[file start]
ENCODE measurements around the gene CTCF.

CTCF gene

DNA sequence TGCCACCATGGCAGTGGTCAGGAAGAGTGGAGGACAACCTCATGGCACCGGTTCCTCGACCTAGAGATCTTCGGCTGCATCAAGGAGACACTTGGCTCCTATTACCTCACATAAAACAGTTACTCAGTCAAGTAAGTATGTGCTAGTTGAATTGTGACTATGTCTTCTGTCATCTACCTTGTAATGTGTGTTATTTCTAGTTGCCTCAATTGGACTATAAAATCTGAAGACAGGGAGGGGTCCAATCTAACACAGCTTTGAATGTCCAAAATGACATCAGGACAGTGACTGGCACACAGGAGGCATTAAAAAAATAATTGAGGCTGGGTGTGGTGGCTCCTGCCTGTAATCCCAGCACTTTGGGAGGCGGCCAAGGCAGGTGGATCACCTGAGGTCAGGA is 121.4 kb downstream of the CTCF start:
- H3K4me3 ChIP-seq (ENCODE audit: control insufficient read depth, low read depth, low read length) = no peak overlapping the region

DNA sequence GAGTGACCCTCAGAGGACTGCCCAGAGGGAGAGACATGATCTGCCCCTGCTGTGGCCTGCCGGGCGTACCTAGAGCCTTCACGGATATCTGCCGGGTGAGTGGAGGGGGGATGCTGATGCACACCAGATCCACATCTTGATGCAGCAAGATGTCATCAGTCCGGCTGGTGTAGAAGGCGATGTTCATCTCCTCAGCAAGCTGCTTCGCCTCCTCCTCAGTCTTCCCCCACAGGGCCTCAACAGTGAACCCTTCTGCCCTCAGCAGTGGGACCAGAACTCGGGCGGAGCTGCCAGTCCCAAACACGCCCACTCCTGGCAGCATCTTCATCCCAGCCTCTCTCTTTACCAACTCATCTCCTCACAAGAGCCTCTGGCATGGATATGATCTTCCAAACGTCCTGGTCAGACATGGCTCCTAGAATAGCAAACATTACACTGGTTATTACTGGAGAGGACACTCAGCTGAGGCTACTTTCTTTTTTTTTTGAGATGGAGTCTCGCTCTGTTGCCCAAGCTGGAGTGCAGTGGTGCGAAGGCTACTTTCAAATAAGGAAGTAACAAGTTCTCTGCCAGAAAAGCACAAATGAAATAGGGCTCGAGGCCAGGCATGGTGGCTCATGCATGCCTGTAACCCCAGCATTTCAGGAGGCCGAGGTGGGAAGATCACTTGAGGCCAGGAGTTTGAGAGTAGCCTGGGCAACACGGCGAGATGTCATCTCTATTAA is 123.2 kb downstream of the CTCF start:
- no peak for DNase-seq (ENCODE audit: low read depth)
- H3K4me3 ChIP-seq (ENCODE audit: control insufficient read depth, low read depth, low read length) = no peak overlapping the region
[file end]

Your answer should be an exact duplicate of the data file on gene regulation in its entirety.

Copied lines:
ENCODE measurements around the gene CTCF.

CTCF gene

DNA sequence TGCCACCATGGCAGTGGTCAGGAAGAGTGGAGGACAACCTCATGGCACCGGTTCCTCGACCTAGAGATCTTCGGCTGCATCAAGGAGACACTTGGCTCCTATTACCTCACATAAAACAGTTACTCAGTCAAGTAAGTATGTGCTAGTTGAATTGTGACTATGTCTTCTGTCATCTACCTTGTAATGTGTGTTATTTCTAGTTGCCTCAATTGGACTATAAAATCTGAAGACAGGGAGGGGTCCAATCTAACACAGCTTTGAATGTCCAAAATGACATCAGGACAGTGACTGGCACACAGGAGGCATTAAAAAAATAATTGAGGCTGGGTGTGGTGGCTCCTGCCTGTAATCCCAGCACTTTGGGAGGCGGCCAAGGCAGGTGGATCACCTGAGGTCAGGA is 121.4 kb downstream of the CTCF start:
- H3K4me3 ChIP-seq (ENCODE audit: control insufficient read depth, low read depth, low read length) = no peak overlapping the region

DNA sequence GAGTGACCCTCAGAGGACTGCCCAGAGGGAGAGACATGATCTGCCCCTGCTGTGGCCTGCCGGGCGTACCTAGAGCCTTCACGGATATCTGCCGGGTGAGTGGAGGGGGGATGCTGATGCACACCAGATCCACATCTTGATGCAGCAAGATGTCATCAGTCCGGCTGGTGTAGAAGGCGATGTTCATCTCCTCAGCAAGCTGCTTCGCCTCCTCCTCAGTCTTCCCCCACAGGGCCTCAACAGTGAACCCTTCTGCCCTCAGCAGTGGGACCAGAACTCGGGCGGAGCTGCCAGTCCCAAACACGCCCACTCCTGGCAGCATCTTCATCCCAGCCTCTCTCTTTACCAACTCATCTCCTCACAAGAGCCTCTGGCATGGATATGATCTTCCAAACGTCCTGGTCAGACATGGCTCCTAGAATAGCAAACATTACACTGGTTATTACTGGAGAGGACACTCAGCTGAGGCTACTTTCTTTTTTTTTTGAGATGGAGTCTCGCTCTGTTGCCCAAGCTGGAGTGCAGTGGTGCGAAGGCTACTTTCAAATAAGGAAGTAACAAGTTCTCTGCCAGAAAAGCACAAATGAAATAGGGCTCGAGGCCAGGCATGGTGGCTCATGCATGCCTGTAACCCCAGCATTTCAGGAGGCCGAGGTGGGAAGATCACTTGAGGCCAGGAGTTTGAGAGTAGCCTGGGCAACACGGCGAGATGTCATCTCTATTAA is 123.2 kb downstream of the CTCF start:
- no peak for DNase-seq (ENCODE audit: low read depth)
- H3K4me3 ChIP-seq (ENCODE audit: control insufficient read depth, low read depth, low read length) = no peak overlapping the region